Beekeeping Class Examined By Experienced Beekeepers

Part of our love of beekeeping comes from the joy of educating others in the subject.  We didn’t want to be presumptuous in our thinking that we could just hang a sign on the gate saying “Beekeeping Class Today” without some critic regarding our abilities.  We have been to several beekeeping classes, seminars, and presentations over the last 18 months.  We walked away with good and not so good impressions with each.  We believe a beekeeping class, by its nature, should have structure, a meal, and perhaps new and innovative subject matter to go along with core competencies.  With that in mind we invited the Concho Valley Beekeeper Association (we are members) out to the Apiary for a picnic, tours, and demonstrations.

We began the day with Melanie providing a short course on making lip balm.  The process shown was the same we use to make our lip balm for sale to our customers.

Mark gave a comprehensive explanation of the modern honey harvesting equipment used at Spiral Horn Apiary.  The room is designed to State and Federal heath code requirements.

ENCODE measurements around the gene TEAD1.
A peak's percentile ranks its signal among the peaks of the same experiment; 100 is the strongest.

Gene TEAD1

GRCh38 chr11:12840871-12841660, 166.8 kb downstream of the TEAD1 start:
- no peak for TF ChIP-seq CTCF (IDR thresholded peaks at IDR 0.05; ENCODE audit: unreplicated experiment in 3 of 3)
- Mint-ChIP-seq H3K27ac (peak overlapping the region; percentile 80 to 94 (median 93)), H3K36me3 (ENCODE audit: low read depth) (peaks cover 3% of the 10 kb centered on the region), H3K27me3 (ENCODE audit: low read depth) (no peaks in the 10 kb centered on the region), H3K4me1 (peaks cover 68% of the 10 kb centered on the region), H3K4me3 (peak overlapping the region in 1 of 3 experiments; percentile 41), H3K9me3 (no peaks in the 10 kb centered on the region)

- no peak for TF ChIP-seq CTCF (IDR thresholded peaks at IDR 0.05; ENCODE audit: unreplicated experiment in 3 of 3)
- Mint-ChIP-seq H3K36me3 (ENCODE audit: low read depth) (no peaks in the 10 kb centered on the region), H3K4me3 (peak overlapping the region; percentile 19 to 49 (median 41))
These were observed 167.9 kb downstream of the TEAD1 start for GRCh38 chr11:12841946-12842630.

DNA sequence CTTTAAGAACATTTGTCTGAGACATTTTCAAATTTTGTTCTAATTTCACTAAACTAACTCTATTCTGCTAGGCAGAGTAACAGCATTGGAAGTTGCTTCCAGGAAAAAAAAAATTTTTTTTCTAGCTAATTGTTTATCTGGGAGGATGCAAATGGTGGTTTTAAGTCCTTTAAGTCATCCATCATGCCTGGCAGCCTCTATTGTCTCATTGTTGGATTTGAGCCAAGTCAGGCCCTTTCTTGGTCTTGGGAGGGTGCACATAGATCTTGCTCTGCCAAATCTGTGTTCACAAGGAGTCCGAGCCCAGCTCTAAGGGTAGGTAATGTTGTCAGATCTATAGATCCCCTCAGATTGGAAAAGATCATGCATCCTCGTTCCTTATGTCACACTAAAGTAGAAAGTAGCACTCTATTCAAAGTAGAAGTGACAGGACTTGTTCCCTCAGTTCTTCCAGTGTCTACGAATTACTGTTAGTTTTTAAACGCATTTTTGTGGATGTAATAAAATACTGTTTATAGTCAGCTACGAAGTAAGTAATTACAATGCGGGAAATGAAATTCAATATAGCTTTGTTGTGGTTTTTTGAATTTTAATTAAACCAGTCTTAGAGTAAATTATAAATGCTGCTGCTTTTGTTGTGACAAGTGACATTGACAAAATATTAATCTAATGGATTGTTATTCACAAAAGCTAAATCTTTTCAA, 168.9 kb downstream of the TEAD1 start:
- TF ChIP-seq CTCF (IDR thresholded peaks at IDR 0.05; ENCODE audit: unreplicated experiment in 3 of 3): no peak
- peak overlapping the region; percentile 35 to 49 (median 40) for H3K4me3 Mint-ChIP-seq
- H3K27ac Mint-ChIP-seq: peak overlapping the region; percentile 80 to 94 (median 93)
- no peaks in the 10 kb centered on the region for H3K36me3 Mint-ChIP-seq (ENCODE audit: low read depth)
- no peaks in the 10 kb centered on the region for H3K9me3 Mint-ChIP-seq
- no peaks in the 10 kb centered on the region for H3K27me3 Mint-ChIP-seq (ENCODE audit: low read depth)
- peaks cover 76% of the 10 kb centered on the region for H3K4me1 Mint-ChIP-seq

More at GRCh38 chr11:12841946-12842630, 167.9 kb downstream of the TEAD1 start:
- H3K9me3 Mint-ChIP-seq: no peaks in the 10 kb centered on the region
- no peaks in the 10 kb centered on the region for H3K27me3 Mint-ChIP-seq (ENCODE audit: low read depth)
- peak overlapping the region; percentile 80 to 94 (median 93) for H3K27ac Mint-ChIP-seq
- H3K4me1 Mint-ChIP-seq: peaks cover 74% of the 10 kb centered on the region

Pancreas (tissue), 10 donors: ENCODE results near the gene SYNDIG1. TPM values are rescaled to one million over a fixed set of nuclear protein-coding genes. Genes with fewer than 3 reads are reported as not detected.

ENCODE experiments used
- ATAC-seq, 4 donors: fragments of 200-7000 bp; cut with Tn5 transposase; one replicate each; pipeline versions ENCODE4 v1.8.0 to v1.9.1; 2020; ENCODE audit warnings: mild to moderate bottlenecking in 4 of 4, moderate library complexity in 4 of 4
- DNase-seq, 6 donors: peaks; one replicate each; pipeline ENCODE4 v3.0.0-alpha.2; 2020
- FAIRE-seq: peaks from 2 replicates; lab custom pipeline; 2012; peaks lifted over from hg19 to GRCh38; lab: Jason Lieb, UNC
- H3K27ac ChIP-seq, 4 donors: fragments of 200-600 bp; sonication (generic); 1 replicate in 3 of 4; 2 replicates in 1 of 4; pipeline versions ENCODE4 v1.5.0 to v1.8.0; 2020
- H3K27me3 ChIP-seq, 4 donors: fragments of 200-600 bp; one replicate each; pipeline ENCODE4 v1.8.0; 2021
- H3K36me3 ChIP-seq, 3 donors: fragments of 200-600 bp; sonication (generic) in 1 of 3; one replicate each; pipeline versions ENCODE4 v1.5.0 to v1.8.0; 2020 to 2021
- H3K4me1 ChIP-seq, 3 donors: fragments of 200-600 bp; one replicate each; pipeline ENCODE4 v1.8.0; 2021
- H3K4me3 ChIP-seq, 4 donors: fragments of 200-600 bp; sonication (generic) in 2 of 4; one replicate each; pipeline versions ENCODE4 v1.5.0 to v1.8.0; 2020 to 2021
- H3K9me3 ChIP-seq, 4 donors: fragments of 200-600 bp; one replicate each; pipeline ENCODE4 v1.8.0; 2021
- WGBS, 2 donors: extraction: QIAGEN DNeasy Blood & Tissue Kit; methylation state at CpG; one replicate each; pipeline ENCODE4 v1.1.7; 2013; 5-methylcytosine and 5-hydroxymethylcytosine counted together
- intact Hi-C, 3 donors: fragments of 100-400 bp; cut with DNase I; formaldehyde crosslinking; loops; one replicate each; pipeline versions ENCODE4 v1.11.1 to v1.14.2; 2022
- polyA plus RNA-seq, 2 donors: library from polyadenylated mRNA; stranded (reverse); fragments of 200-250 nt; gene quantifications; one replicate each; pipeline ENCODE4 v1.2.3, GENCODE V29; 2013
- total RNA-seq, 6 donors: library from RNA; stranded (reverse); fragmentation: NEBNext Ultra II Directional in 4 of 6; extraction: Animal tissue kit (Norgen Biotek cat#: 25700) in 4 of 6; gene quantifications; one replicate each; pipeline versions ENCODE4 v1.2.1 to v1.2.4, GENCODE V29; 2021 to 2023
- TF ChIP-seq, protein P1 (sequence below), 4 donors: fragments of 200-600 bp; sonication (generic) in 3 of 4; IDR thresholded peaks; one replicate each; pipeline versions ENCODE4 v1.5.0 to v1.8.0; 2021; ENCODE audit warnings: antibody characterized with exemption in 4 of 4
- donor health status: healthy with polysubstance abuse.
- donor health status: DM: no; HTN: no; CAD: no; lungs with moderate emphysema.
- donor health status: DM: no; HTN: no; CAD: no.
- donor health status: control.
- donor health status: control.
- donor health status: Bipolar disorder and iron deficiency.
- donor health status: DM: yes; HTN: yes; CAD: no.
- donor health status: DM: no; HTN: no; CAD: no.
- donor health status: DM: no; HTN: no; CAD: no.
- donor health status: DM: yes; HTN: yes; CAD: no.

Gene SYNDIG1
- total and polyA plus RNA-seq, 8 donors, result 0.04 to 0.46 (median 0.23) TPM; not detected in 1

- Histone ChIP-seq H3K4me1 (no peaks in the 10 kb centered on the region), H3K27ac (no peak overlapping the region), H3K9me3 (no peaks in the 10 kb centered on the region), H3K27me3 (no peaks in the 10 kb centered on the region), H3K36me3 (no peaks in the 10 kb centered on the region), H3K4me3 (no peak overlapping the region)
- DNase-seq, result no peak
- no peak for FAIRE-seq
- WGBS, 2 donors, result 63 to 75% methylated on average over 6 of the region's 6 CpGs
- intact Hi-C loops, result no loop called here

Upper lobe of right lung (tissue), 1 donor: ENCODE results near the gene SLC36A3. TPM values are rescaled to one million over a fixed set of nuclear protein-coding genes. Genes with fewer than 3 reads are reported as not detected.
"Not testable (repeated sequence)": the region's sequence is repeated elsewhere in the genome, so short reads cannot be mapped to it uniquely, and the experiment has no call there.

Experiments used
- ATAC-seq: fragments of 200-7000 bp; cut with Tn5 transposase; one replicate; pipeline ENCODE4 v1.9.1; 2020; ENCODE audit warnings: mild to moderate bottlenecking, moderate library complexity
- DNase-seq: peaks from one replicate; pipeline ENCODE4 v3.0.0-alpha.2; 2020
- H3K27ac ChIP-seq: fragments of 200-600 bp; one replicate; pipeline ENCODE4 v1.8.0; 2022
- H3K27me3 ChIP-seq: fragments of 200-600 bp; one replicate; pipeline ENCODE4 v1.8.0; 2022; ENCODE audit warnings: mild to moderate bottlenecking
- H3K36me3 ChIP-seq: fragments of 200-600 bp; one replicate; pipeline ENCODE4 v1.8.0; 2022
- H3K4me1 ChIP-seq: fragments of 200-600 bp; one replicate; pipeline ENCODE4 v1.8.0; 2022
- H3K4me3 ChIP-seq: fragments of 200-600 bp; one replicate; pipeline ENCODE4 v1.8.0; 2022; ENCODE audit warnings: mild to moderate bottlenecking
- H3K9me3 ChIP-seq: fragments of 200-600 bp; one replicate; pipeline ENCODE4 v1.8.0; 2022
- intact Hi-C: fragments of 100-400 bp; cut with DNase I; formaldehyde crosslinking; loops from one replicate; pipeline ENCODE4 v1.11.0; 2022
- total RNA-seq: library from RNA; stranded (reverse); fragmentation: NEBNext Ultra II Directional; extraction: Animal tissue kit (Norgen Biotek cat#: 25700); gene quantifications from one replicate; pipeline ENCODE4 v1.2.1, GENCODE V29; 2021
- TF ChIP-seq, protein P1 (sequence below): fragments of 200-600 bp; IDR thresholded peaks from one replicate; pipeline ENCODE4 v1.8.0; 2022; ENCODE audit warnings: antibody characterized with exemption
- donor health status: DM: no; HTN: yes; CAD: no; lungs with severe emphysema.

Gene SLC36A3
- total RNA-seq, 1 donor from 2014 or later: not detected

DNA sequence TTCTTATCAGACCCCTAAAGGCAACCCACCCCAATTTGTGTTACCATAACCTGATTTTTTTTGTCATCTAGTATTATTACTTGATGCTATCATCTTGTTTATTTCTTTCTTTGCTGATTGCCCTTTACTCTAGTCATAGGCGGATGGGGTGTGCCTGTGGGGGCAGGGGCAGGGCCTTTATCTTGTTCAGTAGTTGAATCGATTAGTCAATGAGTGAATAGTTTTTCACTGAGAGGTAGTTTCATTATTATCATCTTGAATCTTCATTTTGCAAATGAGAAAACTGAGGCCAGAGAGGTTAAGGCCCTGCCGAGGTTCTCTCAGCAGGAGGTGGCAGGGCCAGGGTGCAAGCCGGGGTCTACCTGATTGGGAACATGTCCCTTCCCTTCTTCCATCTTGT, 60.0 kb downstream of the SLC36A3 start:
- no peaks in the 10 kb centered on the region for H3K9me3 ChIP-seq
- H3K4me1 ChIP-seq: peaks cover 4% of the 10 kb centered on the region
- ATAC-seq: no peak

Each beekeeping class or seminar we have attended in the past discussed catching swarms.  Never have they discussed how a beekeeper actually does it safely with a special beekeeping vacuum that is easy to build and run off a car battery.  Our experienced attendees have seen these, our newer beekeepers may have gone home to build one!

We think a beekeeping class should have a hands-on session in the apiary where attendees may actually see and work with bees (provided that everyone has a bee-suit).  The Concho Valley Beekeepers were great in offering thoughts on hive management to all other members during this session.   Great ideas all around!

Beekeepers often hear about potential problem parasites and other pests in their hives.  We have not been to any seminars or beekeeping class where we were actually shown how to take bee samples, or analyze the samples with a microscope.  I think the attendees appreciated this session greatly.  Many thanks go out to Randy Oliver at Scientific Beekeeping for the tools and methodologies!